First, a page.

Talking about my vagina has opened doors for feminism. Let’s be sure not to close any by getting lost in the sexualization of it all. Just because I feel empowered to discuss, explore and have agency over my body does not give you or anyone else permission to impede on it. That is the opposite of what feminism aims to do. Addressing feminist issues in an exploitative manner has sparked excellent involvement for this essential movement for human rights. Dismantling the female body and normalizing female sexuality is imperative in progressing equality. But it is just as important that the focus of these campaigns are not lost between dirty words.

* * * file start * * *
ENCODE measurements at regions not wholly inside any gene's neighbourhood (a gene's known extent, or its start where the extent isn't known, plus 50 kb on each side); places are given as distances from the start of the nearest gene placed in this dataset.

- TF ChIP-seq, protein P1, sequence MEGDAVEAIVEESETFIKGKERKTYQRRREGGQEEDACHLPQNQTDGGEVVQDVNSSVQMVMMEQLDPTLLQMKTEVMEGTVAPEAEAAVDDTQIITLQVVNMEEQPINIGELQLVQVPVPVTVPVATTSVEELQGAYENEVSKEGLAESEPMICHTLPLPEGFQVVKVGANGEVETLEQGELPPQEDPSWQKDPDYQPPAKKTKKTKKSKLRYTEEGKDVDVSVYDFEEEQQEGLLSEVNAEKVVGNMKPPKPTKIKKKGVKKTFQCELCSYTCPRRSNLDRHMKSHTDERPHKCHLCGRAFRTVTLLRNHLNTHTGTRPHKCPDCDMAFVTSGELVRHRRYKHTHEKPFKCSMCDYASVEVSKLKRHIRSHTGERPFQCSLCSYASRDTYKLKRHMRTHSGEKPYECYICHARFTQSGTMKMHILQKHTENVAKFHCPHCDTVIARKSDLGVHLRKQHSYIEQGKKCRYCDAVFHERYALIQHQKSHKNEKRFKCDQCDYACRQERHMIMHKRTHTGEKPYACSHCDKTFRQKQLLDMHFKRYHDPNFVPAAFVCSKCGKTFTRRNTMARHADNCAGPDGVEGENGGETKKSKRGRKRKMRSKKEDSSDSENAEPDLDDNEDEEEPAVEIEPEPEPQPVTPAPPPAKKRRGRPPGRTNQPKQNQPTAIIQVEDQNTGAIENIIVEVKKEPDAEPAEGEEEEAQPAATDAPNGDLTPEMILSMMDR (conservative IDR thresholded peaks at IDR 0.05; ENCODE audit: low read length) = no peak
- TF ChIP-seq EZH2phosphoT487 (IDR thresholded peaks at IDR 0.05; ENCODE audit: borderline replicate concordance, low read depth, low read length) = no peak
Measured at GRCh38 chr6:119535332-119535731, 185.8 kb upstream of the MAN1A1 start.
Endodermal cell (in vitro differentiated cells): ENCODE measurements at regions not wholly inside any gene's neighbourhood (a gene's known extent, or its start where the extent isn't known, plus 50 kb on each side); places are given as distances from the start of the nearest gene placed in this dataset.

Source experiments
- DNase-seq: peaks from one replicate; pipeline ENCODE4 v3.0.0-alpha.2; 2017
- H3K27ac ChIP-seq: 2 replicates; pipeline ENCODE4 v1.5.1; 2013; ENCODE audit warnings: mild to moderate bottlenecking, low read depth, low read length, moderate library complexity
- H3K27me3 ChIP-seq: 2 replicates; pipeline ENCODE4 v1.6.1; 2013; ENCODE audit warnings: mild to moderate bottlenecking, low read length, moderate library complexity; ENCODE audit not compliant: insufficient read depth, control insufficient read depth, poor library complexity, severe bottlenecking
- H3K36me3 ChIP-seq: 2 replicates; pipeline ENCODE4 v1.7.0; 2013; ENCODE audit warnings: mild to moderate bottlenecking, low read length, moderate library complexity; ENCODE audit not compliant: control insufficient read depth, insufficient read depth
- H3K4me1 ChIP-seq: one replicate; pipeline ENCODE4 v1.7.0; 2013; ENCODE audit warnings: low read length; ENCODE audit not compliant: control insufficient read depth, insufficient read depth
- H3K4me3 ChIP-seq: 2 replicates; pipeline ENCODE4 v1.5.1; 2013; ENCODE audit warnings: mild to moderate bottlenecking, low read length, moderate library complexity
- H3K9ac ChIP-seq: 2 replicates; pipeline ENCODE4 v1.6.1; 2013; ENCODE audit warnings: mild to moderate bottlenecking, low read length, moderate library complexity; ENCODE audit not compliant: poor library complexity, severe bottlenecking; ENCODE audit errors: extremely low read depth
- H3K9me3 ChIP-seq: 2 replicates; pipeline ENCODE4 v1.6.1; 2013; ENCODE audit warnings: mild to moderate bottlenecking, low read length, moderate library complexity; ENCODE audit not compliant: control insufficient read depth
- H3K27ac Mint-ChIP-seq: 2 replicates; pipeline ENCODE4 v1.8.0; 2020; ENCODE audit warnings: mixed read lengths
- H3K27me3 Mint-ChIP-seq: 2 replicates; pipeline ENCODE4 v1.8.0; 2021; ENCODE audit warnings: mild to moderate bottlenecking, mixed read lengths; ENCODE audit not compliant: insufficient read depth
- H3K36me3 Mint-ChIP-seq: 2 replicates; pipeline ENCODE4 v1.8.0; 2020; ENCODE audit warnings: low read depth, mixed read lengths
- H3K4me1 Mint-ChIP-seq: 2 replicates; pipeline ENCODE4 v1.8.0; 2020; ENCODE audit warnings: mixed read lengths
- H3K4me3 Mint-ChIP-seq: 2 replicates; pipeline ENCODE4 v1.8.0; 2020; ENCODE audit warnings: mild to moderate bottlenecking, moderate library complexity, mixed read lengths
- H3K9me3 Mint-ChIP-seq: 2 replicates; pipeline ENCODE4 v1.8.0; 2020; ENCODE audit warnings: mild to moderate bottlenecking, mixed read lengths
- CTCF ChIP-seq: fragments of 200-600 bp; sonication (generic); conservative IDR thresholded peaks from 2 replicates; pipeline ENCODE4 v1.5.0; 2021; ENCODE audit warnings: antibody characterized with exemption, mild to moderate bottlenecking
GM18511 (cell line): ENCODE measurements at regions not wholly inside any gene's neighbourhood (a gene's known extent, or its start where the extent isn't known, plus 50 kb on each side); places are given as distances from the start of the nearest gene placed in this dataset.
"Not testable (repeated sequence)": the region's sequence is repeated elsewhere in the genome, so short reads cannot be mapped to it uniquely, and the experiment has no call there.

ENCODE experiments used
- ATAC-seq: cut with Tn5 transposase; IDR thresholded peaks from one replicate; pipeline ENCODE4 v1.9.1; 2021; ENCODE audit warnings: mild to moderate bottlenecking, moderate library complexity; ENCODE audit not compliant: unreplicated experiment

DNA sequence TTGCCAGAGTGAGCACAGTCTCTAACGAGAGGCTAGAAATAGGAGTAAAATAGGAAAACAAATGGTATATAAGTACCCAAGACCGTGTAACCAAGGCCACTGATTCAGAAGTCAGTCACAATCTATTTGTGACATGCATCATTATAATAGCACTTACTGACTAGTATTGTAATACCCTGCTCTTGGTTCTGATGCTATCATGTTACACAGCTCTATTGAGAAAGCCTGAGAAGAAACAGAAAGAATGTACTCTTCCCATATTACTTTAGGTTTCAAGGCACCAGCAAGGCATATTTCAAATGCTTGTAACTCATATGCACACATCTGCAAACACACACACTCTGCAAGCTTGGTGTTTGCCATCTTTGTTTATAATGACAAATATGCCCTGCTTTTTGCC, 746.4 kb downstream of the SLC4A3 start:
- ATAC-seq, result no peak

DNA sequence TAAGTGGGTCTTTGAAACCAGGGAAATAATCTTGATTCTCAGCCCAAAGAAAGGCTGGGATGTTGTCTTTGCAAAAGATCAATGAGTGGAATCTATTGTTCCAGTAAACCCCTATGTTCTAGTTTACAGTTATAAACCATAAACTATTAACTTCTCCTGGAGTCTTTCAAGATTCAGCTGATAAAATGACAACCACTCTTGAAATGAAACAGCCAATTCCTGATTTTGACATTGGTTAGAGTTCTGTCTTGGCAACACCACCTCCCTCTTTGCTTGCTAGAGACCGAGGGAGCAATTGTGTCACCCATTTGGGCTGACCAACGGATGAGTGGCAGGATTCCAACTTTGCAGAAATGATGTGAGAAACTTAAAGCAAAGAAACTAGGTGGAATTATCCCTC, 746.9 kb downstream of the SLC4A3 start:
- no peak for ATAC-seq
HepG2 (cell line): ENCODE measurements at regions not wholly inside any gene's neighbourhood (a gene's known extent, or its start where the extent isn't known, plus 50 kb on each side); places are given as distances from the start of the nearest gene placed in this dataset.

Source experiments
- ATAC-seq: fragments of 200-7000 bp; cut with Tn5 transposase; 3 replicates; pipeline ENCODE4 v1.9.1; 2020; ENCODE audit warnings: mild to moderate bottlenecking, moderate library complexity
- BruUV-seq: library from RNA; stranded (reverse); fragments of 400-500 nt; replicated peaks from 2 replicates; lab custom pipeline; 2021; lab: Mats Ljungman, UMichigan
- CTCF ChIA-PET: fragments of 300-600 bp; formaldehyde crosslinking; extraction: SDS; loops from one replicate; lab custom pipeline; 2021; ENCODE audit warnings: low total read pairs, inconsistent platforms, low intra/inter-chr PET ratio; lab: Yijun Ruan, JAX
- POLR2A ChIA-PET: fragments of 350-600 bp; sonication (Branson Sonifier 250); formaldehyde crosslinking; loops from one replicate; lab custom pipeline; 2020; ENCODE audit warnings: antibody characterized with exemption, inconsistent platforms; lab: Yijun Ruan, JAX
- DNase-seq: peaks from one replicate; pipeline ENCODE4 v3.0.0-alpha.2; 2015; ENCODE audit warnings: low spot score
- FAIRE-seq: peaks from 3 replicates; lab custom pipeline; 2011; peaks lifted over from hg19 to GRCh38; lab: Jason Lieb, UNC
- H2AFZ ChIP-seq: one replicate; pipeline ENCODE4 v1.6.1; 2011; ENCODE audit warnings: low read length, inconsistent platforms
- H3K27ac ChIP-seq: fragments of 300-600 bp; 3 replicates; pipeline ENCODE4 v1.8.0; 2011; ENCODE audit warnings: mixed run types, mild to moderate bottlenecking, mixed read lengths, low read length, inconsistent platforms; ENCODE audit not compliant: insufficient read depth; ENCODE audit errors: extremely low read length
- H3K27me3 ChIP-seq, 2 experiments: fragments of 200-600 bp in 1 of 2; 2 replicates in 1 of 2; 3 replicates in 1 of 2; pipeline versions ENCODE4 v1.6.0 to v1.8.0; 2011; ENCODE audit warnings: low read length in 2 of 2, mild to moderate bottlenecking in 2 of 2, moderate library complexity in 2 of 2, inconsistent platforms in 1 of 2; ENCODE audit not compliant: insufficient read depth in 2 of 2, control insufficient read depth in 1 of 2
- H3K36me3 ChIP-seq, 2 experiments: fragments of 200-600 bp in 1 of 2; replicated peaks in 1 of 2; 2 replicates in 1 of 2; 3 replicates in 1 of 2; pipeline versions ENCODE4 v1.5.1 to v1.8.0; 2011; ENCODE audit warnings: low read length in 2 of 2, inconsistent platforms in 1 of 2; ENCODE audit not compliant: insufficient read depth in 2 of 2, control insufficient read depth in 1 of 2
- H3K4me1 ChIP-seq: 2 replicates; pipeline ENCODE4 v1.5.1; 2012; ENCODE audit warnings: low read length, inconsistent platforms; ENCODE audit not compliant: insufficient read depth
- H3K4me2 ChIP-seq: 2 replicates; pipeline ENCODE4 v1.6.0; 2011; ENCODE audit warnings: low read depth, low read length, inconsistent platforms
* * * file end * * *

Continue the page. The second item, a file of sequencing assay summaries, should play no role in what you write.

My vagina is as vexed as it is invigorated. My vagina can spark every inch of your body just as it can ignite a revolution. My vagina does not like to be disregarded and it definitely will not stand to be disrespected.

Contact CU Independent Assistant Opinion Editor Dani Pinkus at danielle.pinkus@colorado.edu and follow her on Twitter @dreampinkus.

About Dani Pinkus

Dani Pinkus is our Girl on Girl feminist writer and opinion section editor. Born and raised in Los Angeles, CA, Dani is now a senior at CU studying English, Creative Writing and Women & Gender Studies. You can follow her on Twitter @dreampinkus.